(Source: www.chartoftheday.com)

By contrast, the Indian economy is doing far better - imagine what it would be doing if dirty politicians did not bite away a chunk of the economic pie! So if corruption is tackled more seriously it would be good for economic growth. Foodgrain production this year is the highest ever and the problem now is to create enough storage capacity to keep the procured grain, after obtaining technology (which we don't have) to keep it from rotting.

The problems of 'entitlements' of the developed economies like the US could also turn into opportunities for India in sectors like healthcare; medical tourism can take off in a big way. The inadequate returns on pension fund assets of States, which result in a deficit, provides an opportunity for emerging markets like India to get funding for building infrastructure. In India fundamentally strong companies like IDFC or PFC are finding it tough to raise money for 8.5% infrastructure bonds, a return the pension funds in developed countries would salivate over. If India is to spend $1 trillion on building its physical infrastructure, we would need to supplement domestic savings with foreign investments.

Martin Wolf, the respected economist at the Financial Times, talks about "Waiting for the Great Rebalancing" Countries like China, which kept its exchange rate low and relied on exports to boost its economy and build up foreign currency reserves, have been financing developed countries like the US in what is called 'uphill capital flows'. Capital has flown from emerging markets, where it is more needed and can be used more productively, into developed markets, to finance consumption. The reversal of this would be a rebalancing act.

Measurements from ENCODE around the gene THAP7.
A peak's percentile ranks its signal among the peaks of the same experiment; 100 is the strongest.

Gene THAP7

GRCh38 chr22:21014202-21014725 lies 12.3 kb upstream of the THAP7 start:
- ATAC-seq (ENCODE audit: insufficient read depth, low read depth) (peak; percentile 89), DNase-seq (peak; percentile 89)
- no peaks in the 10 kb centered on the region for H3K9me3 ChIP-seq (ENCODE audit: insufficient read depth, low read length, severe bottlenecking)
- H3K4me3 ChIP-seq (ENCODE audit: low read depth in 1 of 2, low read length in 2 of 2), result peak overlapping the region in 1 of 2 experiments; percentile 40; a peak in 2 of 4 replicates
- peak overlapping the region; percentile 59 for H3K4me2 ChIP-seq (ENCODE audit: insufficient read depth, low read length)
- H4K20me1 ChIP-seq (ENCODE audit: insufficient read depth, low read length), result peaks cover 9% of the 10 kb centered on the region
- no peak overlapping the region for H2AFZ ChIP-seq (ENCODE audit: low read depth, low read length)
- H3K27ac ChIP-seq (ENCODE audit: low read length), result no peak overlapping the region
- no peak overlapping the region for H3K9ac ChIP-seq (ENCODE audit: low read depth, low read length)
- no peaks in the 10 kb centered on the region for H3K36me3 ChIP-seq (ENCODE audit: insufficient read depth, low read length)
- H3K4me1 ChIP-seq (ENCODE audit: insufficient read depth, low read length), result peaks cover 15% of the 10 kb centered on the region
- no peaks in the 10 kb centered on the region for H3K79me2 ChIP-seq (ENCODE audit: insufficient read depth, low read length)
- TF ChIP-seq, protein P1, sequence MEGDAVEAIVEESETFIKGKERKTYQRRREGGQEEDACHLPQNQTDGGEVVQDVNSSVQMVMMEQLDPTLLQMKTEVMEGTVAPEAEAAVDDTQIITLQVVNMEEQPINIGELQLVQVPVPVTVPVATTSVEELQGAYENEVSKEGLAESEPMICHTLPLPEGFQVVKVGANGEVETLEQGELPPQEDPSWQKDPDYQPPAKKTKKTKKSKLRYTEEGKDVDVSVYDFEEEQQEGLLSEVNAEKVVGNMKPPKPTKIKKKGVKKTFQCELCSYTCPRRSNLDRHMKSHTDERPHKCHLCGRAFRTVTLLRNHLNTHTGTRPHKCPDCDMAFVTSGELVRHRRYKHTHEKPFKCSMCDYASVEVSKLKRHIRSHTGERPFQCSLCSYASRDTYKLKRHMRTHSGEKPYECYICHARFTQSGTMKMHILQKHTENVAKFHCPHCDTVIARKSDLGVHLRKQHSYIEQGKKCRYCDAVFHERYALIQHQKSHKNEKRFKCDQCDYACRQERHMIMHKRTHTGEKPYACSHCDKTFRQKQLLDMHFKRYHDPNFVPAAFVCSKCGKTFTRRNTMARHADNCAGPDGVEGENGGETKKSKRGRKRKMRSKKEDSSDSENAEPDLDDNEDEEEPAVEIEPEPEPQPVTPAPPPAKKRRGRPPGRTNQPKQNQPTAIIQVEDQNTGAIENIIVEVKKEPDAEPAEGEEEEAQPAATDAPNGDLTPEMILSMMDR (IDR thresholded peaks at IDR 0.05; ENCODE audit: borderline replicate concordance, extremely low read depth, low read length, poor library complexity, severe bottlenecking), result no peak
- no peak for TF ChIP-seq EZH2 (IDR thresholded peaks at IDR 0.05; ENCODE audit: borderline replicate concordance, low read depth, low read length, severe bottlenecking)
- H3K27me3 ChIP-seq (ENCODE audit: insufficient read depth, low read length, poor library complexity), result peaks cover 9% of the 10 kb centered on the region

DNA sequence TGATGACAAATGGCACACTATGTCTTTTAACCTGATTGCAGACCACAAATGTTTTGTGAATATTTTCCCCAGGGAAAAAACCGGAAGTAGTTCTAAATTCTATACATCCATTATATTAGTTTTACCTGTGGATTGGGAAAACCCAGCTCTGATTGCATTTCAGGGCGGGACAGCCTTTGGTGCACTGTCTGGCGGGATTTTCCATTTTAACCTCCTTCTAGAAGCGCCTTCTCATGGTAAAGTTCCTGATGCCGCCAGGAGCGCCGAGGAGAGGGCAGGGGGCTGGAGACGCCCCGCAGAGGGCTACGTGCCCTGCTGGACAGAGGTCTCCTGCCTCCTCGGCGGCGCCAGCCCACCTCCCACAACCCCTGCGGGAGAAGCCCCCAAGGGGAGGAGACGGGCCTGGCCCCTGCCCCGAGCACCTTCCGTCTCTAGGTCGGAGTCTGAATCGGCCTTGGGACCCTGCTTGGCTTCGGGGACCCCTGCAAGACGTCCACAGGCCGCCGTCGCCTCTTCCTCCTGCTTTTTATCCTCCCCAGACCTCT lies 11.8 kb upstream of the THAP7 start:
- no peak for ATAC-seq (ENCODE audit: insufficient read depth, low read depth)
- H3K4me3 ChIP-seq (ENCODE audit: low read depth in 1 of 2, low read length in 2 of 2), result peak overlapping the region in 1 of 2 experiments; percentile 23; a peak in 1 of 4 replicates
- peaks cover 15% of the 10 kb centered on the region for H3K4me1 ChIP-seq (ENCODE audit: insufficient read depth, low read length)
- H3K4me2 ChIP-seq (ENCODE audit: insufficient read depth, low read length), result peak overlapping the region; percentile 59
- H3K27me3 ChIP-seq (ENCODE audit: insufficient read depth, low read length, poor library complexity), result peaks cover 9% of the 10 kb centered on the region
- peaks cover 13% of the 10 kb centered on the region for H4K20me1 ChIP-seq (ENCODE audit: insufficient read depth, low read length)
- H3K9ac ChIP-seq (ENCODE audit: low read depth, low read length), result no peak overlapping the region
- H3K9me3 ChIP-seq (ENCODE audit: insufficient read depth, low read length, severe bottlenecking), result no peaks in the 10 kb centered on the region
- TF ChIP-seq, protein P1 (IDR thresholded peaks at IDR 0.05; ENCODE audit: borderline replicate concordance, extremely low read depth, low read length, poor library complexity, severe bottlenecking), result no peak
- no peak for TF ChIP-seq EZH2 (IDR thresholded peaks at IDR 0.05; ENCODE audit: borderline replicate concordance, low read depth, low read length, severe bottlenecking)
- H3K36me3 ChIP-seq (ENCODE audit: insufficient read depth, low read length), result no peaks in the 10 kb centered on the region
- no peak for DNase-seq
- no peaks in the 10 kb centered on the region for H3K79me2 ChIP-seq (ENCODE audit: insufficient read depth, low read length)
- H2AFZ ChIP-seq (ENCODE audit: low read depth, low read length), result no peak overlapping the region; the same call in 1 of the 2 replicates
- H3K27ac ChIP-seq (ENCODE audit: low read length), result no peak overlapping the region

Emerging markets like China and India, with high savings rate (over 35%) would try to encourage greater domestic consumption. India already relies on domestic consumption; its export/GDP ratio is not significant. For these economies it looks, therefore, that the rising interest rate cycle may be over, or nearing the end. That would be positive for stockmarkets. A study by the Economic Times Intelligence Bureau expects sales growth of Nifty 50 companies to be 21.2% and operating profits to grow by 19.6%.

In corporate news of interest, the proposed takeover of controlling interest in Cairn India by Vedanta has been referred to a Group of Ministers, postponing the clearance further. The GoM will discuss the issue of royalty, fully paid by ONGC who has a 30% stake in the fields and is stating that, as per the agreement, the royalty paid is 'cost deductible' and hence reimbursable. It is justified, and overdue, that the Government takes up cudgels for its companies as all Governments do (Britain's Prime Minister, Cameron, spoke up for UK registered Vedanta and Cairn plc). ONGC has a legitimate claim and it must be dealt with now, when clearance is sought for the deal, rather than in the slovenly pace of the courts of law.

The other interesting corporate news of interest is the likely fly in the ointment for Vodafone in its deal to acquire the 33% stake in Vodafone held by the Essar group, for $ 5 b. Indian law doesn't allow foreign holding to exceed 75%; the acquisition of the 33% stake would have exceeded it by 1.35%, which Vodafone would have to sell later. The fly in the ointment is that another 5.11% stake held by Omega, a subsidiary of IDFC, is likely to be now treated as foreign holding, by virtue of the fact that, since Septmber, more than 50% of IDFC is foreign held! This would mean that Vodafone plc would buy 33% for $5b only to have to sell 6.46% later. Its Vodafone's call (I couldn't resist that).